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From 2018, organisations with more than 250 employees will have to disclose how much they are paying their male and female staff both in salaries and bonuses. The aim of the new pay rules is not necessarily to name and shame but to encourage organisations to consider whether they are rewarding and recognising their talent and to address the pay gap that according to the Office of National Statistics (ONS) still suggests women are paid on average 80p for every £1 earned by a man.
But do these statistics truly reflect pay information in the UK workforce? An earlier study by the ONS suggested that women in their twenties and thirties who work full time now earn more than men on an hourly basis so are these league tables going to take into account the fact that age would still appear to be an important factor when considering pay gap information? The information is expected to include both mean and median calculations, bonuses and salary information across different levels of income and seniority.
These obligations were originally due to be implemented in 2016. Some concern has been raised about the delay and that a further delay of two years will mean that organisations have a significant period of time to rectify any disparity so they don’t appear on the league tables that will be published after 2018.
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Organisations with more than 250 employees will need to start calculating their pay information 12 months before the first league tables are published in April 2018. The Government has announced a package of help for the estimated 8,000 employers in the UK that will have to publish their average pay and bonus information for male and female employees. It is expected that by requiring organisations to disclosure bonus information in addition to salary information, this will highlight pay disparity especially in City firms where it is believed that is a significant difference in payments.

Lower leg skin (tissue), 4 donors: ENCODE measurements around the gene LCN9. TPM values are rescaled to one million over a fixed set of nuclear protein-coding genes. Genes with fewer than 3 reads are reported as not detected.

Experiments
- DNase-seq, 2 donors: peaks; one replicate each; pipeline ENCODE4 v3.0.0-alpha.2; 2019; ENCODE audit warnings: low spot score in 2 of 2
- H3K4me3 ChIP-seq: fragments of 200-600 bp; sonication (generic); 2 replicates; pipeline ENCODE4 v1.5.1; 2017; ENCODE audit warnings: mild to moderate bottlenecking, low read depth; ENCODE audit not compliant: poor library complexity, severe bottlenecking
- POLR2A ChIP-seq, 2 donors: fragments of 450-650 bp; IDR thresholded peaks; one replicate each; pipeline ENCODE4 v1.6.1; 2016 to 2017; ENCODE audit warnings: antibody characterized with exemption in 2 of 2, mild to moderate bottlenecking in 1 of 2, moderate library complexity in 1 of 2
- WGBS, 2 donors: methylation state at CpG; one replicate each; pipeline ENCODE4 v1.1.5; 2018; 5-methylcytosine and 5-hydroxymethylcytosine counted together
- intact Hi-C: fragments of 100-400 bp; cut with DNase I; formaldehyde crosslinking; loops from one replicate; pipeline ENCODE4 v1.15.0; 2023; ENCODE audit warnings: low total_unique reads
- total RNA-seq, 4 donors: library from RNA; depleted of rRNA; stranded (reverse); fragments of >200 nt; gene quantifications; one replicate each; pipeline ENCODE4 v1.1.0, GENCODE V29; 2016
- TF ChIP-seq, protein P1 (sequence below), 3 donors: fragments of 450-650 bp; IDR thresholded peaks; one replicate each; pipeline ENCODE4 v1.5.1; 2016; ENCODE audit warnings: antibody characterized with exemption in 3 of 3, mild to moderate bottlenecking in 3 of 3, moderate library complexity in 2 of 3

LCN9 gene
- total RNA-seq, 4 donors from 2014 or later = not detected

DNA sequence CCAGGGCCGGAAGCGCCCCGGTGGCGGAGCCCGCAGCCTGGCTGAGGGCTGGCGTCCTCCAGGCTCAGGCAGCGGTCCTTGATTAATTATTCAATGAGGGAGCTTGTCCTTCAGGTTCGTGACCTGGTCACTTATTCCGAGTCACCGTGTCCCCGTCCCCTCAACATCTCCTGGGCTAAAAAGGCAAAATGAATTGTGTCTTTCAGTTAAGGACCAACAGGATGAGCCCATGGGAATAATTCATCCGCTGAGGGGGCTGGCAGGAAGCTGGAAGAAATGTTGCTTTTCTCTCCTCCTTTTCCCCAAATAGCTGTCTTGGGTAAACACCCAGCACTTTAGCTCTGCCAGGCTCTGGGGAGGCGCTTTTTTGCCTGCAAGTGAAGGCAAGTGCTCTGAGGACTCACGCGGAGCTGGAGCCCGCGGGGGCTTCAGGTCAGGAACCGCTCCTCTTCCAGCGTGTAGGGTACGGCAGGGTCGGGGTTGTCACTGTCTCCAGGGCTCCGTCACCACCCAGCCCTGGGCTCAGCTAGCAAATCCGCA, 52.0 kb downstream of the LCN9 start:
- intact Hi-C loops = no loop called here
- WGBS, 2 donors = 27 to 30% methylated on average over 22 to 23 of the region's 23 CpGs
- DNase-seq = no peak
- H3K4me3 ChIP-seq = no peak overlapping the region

It will certainly make for interesting reading once the pay information has been reported and processed, but whether this will be a true reflection of the workforce remains to be seen. Carolyn Fairbairn, CBI Director-General believes it will only present a partial picture that does not take into account the mix of part time and full time working and sector specific differences. However, as the first league tables are not due to be published until 2018, we will be waiting a while yet to find out.
Pam Loch, Managing Director and Associate Director Julie Edmonds of niche employment law practice, Loch Employment Law.
This information is intended as a guide only. Whilst the information contained in this document is believed to be correct, it is not a substitute for appropriate legal advice. Loch Employment Law can take no responsibility for actions taken based on the information contained in this document.